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Petition Reimburse student rents for all accommodation not used during this academic year

Government needs to reimburse students who have paid for university or accommodation rented from private landlords they have not used during the Covid-19 outbreak. This is to include rent, utility bills and standing charges relating to the rented property. Students are least able to bear the losses.

More details

Higher education students for 2020-21 were advised that universities would be open for business. Tuition was to involve varying degrees of face-to-face learning. Given that learning is now exclusively online and that students are often unable to access library areas in which to do self-study, universities are far from open. Social activity is nil. Students now have no need to remain in accommodation and should be free to return home without incurring financial (rent/bill) losses going forward.

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Government responded

This response was given on 26 January 2021

Accommodation providers are autonomous and responsible for setting rent agreements. We encourage them to ensure policies are fair. Government has made extra hardship funding available.

Whether a student is entitled to a refund or to an early release from their contract will depend on the specific contractual arrangements between them and their provider.

This has been a very difficult time for students and we encourage universities and private landlords to review their accommodation policies to ensure they are fair, clear and have the interests of students at heart. The Universities Minister wrote to providers in March 2020 and encouraged them to be fair in decisions about rent.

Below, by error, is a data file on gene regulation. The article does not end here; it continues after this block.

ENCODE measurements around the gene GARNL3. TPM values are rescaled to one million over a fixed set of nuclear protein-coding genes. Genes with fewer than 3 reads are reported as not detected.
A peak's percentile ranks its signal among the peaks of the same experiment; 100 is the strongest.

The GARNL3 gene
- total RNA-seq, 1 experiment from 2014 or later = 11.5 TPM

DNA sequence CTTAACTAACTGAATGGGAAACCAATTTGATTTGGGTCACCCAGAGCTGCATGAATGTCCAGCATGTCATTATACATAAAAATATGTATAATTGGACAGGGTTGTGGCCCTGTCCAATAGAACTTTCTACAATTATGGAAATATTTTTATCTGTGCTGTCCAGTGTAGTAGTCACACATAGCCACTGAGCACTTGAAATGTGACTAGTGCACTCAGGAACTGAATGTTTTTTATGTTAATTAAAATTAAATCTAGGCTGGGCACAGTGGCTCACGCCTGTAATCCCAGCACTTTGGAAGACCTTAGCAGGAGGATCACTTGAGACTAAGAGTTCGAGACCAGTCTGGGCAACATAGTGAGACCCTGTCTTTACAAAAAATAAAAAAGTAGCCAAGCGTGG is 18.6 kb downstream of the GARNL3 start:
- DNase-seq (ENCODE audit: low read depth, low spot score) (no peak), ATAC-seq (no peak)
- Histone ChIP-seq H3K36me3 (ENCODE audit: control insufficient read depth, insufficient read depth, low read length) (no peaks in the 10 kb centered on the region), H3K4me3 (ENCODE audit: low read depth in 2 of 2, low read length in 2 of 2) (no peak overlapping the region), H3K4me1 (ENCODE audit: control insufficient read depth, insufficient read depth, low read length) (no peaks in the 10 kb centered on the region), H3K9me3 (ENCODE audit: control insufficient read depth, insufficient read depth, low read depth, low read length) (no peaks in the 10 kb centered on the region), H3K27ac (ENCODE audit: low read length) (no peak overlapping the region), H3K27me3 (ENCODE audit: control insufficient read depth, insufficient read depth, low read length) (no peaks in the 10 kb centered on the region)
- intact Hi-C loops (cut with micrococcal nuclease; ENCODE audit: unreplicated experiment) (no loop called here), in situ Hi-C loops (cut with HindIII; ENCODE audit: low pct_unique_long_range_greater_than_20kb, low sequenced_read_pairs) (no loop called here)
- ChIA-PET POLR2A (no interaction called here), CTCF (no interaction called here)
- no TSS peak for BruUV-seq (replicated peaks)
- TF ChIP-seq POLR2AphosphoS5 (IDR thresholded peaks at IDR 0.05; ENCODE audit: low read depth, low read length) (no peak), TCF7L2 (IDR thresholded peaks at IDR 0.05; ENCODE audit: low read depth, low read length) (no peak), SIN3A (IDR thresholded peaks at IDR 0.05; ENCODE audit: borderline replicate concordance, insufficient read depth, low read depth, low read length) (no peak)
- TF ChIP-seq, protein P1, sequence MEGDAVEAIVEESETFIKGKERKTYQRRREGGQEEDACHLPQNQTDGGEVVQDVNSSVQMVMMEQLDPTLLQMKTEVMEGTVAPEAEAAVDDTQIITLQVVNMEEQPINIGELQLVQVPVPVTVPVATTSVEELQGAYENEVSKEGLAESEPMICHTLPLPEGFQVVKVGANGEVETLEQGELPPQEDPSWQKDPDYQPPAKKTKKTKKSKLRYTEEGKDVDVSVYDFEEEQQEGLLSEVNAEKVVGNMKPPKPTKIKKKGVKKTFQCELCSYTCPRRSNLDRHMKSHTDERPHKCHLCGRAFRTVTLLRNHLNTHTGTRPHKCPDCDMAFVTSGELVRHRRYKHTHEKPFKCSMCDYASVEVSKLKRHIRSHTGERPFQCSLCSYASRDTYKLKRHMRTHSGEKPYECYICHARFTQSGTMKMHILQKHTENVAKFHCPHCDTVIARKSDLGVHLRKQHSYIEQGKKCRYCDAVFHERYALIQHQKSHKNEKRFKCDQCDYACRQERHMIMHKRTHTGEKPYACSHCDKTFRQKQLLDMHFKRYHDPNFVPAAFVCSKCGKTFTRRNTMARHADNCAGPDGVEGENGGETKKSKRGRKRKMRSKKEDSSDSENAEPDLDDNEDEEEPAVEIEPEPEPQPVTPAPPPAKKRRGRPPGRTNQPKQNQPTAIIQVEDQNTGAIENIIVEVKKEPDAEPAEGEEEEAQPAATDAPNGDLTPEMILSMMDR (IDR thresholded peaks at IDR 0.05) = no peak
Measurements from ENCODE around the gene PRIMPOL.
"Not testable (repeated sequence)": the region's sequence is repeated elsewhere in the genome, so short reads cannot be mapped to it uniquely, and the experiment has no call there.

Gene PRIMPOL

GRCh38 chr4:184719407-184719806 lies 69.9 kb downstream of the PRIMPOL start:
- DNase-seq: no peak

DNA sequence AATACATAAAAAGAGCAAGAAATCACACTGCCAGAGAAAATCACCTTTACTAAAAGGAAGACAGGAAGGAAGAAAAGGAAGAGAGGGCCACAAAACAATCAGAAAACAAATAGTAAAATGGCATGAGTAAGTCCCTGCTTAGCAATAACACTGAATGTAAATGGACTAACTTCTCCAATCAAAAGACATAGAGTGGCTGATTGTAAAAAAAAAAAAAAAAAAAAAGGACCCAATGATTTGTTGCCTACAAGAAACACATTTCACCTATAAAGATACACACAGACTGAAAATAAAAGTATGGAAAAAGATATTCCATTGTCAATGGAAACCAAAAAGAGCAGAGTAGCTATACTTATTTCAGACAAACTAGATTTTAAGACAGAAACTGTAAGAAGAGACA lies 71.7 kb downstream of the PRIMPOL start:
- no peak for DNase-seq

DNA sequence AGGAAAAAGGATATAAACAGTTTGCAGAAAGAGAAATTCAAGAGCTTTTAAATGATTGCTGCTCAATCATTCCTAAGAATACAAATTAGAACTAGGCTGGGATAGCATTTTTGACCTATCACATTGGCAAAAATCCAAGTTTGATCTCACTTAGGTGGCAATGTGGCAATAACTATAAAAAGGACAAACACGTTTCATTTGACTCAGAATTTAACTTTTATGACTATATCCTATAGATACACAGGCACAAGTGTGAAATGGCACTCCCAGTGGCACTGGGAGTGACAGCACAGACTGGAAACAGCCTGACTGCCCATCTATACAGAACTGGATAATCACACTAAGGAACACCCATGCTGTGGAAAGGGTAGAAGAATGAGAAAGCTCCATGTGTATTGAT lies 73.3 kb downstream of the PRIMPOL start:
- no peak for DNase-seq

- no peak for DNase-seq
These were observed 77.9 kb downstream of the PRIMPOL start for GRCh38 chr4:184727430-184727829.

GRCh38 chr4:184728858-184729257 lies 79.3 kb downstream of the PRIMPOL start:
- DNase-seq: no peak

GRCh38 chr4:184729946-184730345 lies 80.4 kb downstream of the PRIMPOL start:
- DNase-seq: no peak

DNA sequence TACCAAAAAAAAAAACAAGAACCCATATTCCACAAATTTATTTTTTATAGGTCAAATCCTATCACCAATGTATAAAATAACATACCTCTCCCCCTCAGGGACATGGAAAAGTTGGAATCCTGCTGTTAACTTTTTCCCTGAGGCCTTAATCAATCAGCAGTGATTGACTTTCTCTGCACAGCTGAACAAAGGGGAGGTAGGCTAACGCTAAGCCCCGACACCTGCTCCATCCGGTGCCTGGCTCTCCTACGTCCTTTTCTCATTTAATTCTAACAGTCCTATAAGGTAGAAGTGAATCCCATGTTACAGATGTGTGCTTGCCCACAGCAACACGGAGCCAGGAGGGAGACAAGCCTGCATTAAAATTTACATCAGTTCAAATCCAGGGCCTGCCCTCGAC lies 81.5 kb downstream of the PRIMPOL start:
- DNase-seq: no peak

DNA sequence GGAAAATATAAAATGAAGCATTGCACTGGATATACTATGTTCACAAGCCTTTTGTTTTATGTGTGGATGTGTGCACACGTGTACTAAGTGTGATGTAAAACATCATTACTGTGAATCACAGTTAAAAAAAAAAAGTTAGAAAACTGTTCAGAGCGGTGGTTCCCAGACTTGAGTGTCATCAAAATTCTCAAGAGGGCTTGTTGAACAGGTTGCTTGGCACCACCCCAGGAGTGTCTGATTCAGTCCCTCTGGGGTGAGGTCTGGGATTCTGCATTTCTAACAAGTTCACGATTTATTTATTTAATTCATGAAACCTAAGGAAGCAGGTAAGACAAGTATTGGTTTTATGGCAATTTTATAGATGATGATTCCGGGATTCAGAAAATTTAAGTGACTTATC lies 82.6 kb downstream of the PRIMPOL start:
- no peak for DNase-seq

We recognise that in these exceptional circumstances some students may face financial hardship. The Department for Education has worked with the Office for Students to clarify that providers are able to use existing funds, worth around £256 million for academic year 2020/21, towards hardship support. The Government is making available up to a further £20m to support those that need it most, particularly disadvantaged students facing difficulties as a result of COVID. We are considering what more we can do to provide further support to students.

Maintenance loans are available as a contribution towards a student’s living costs while attending university. The system targets the most living cost support at those from the lowest income families, who need it most.

Maximum living costs support increased by 10.3% in cash terms for eligible new students on the lowest incomes in 2016/17 compared to the maximum support available for new starters in 2015/16 under the previous system. Further inflationary increases in living costs support have been made in each academic year since with an increase of 2.9% announced for the 2020/21 academic year and 3.1% for the 2021/22 academic year taking the support available for the lowest income students to record levels in cash terms.

Students undertaking courses that would normally require attendance on-site, but for which learning has moved either fully or partially online due to Covid-19, will qualify for living costs support in the 2020/21 academic year as they would ordinarily, provided they continue to engage with their higher education provider. This also applies when the student is prevented from attending the course physically and is required to study online due to shielding.

If students have concerns about their accommodation fees, they should first raise their concerns with their accommodation provider. If their concerns remain unresolved, and their HE provider is involved in the provision of the accommodation, students at providers in England or Wales can ask the Office of the Independent Adjudicator (OIA) for Higher Education to consider their complaint.

If a student thinks their accommodation provider is treating them unfairly, they can raise a complaint under the accommodation codes of practice as long as their provider is a code member. The codes can be found at:, and

Department for Education

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